We live in the bush capital, so we shouldn’t be surprised when the bush comes to us. Such an occasion is likely to be a real shock though when our path – which may be a bike path, or footpath or even occasionally a garden path – crosses that of a snake going about its business.
Even though we know there’s no danger if we don’t do anything stupid, our heart is likely to race and our skin shivers. The stories and legends about snakes go back a long way, and make perfect sense since some snakes can be dangerous if not treated with respect.
I find it reassuring to realise that we peacefully share the suburbs – at least around the fringes and nature reserves – with a common snake which also happens to possess the second-most toxic venom of any snake in the world.
This doesn’t mean however that the Eastern Brown Snake is the second-most dangerous snake in the world, as is often claimed.
The only meaningful measure of that is how many people are actually killed by a given snake species, which is a complex combination of size, length of fangs, propensity to both bite and deliver venom (not the same thing at all) and whether it actually lives near people.
The Australian Inland Taipan is generally agreed to possess the most toxic snake venom in the world, but it lives where people very rarely encounter it.
Australian snakes, despite a concocted fearsome reputation, rank very low in ‘danger’; the average number of deaths in Australia is consistently around two a year, and some of those are due to a snake being attacked or handled.
Horses, cattle and dogs are responsible for far more deaths per year (through falls, car accidents and actual attacks). Bees kill more people than snakes, and you’re more likely to die from lightning strike than a snake strike.
A snake really doesn’t want to bite you. Venom is for hunting, not fighting and we’re not food for a snake. Venom is biologically expensive to produce and not to be wasted, while fangs are fragile and if they break the snake will probably starve to death.
A friend was recently bitten by an Eastern Brown on a Canberra bike track when he suddenly came across it and it lashed out in fright. An anxious wait in hospital ended when it was determined that the snake had refrained from ‘evenomating’.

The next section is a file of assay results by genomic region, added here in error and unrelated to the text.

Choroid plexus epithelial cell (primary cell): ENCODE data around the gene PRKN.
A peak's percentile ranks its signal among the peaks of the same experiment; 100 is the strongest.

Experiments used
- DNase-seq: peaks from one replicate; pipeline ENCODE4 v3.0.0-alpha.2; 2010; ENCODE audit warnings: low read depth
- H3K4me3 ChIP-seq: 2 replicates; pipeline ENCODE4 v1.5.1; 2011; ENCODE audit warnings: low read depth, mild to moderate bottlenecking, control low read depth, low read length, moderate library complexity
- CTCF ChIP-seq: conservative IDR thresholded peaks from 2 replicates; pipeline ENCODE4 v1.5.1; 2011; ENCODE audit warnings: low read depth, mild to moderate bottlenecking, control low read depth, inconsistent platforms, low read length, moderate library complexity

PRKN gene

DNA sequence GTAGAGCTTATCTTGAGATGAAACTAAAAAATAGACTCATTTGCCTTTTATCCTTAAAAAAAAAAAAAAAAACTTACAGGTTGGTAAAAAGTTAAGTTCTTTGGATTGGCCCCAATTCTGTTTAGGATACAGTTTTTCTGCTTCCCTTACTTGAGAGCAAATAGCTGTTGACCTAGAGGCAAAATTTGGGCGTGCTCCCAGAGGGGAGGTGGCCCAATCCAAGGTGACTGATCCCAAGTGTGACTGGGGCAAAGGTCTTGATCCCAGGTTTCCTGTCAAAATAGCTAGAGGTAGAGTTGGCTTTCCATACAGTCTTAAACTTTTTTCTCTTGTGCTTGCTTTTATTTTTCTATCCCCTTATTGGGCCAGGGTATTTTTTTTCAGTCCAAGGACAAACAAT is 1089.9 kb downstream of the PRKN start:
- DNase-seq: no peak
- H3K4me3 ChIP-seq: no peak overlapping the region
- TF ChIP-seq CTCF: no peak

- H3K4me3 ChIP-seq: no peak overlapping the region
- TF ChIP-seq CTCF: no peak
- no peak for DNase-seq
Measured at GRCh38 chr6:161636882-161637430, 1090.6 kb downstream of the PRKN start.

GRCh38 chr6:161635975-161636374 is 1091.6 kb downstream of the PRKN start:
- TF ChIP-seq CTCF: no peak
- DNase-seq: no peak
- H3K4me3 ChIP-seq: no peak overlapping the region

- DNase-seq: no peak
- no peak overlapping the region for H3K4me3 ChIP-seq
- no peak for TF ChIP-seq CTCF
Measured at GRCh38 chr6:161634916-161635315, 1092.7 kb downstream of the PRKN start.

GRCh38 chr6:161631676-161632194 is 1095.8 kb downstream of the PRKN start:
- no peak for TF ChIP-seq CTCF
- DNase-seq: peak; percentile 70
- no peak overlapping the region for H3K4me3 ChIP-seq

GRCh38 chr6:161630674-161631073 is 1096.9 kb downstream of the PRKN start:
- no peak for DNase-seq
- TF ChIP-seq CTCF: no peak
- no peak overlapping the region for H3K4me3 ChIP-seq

This is typical of Brown Snakes. They are nervous and high-strung and one will thrash about in an effort to make you back off if it feels threatened. Give it space and it will slide quickly away.
In contrast, the other common local snake, the Red-bellied Black Snake, which is usually found around waterways, is slow and relaxed, interested pretty much only in frogs and small lizards.
I’ve had one slide across my feet without apparently noticing my presence. It’s almost impossible to get bitten by one, and there are no recorded human deaths by them.
Some years ago on the side of Barry Drive by Black Mountain we came across two big Eastern Browns entwined and writhing. It would be easy to interpret this as mating, but mating is a quite different matter; there is a huge size disparity between mature male and females in most local species, and the actual event is quite fleeting.
The snakes we saw were two big males wrestling for mating rights in the immediate area. It’s purely a duel of strength, fangs and venom play no part in these contests either.
On this occasion they had to defer a result, as we felt obliged to usher them off the road and into the bush for their own safety. If the wrestle had continued, one would eventually have gracefully accepted defeat and slipped away.
Living with snakes is mostly easy, as we prove every summer. Stay away from long grass and situations where you might surprise one. If one comes into your yard, which happens occasionally, it will generally move right on; if you’re concerned about it there are people who will help. Just do an on-line search for Canberra snake catchers or removals or rescue.
Most Canberrans are sensible about living with wildlife, even if they’re not always entirely comfortable with it, and I think that’s something to be proud of.